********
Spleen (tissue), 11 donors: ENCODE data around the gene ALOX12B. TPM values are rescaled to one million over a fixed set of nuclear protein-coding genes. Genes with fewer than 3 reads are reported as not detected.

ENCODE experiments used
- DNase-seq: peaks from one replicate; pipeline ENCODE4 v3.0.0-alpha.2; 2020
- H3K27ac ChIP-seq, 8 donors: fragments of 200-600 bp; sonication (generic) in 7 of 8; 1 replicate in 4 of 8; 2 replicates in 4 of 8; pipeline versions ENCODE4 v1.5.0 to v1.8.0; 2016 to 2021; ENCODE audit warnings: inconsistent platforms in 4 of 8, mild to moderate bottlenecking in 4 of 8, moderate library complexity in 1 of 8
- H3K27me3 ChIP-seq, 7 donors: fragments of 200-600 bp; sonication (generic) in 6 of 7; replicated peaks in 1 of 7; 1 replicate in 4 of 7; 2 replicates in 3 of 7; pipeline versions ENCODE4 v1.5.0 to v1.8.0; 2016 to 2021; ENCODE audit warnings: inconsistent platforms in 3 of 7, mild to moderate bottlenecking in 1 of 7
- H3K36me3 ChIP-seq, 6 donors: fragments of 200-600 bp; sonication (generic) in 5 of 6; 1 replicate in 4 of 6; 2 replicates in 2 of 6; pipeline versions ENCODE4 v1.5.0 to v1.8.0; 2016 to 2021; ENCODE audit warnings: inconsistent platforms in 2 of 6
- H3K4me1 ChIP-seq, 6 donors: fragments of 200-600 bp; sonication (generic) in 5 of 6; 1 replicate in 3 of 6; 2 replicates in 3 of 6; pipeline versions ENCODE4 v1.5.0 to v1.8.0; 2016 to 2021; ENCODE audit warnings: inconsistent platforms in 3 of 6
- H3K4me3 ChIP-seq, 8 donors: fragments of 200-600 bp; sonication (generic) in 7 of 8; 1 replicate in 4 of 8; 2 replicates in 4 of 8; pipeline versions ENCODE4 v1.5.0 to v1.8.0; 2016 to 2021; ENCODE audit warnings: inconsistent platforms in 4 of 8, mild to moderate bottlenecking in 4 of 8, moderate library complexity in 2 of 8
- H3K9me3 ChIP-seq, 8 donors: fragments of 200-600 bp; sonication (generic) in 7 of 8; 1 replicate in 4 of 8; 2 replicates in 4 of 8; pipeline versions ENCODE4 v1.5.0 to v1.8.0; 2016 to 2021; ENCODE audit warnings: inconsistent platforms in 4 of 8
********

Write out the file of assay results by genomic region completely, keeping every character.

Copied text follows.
Spleen (tissue), 11 donors: ENCODE data around the gene ALOX12B. TPM values are rescaled to one million over a fixed set of nuclear protein-coding genes. Genes with fewer than 3 reads are reported as not detected.

ENCODE experiments used
- DNase-seq: peaks from one replicate; pipeline ENCODE4 v3.0.0-alpha.2; 2020
- H3K27ac ChIP-seq, 8 donors: fragments of 200-600 bp; sonication (generic) in 7 of 8; 1 replicate in 4 of 8; 2 replicates in 4 of 8; pipeline versions ENCODE4 v1.5.0 to v1.8.0; 2016 to 2021; ENCODE audit warnings: inconsistent platforms in 4 of 8, mild to moderate bottlenecking in 4 of 8, moderate library complexity in 1 of 8
- H3K27me3 ChIP-seq, 7 donors: fragments of 200-600 bp; sonication (generic) in 6 of 7; replicated peaks in 1 of 7; 1 replicate in 4 of 7; 2 replicates in 3 of 7; pipeline versions ENCODE4 v1.5.0 to v1.8.0; 2016 to 2021; ENCODE audit warnings: inconsistent platforms in 3 of 7, mild to moderate bottlenecking in 1 of 7
- H3K36me3 ChIP-seq, 6 donors: fragments of 200-600 bp; sonication (generic) in 5 of 6; 1 replicate in 4 of 6; 2 replicates in 2 of 6; pipeline versions ENCODE4 v1.5.0 to v1.8.0; 2016 to 2021; ENCODE audit warnings: inconsistent platforms in 2 of 6
- H3K4me1 ChIP-seq, 6 donors: fragments of 200-600 bp; sonication (generic) in 5 of 6; 1 replicate in 3 of 6; 2 replicates in 3 of 6; pipeline versions ENCODE4 v1.5.0 to v1.8.0; 2016 to 2021; ENCODE audit warnings: inconsistent platforms in 3 of 6
- H3K4me3 ChIP-seq, 8 donors: fragments of 200-600 bp; sonication (generic) in 7 of 8; 1 replicate in 4 of 8; 2 replicates in 4 of 8; pipeline versions ENCODE4 v1.5.0 to v1.8.0; 2016 to 2021; ENCODE audit warnings: inconsistent platforms in 4 of 8, mild to moderate bottlenecking in 4 of 8, moderate library complexity in 2 of 8
- H3K9me3 ChIP-seq, 8 donors: fragments of 200-600 bp; sonication (generic) in 7 of 8; 1 replicate in 4 of 8; 2 replicates in 4 of 8; pipeline versions ENCODE4 v1.5.0 to v1.8.0; 2016 to 2021; ENCODE audit warnings: inconsistent platforms in 4 of 8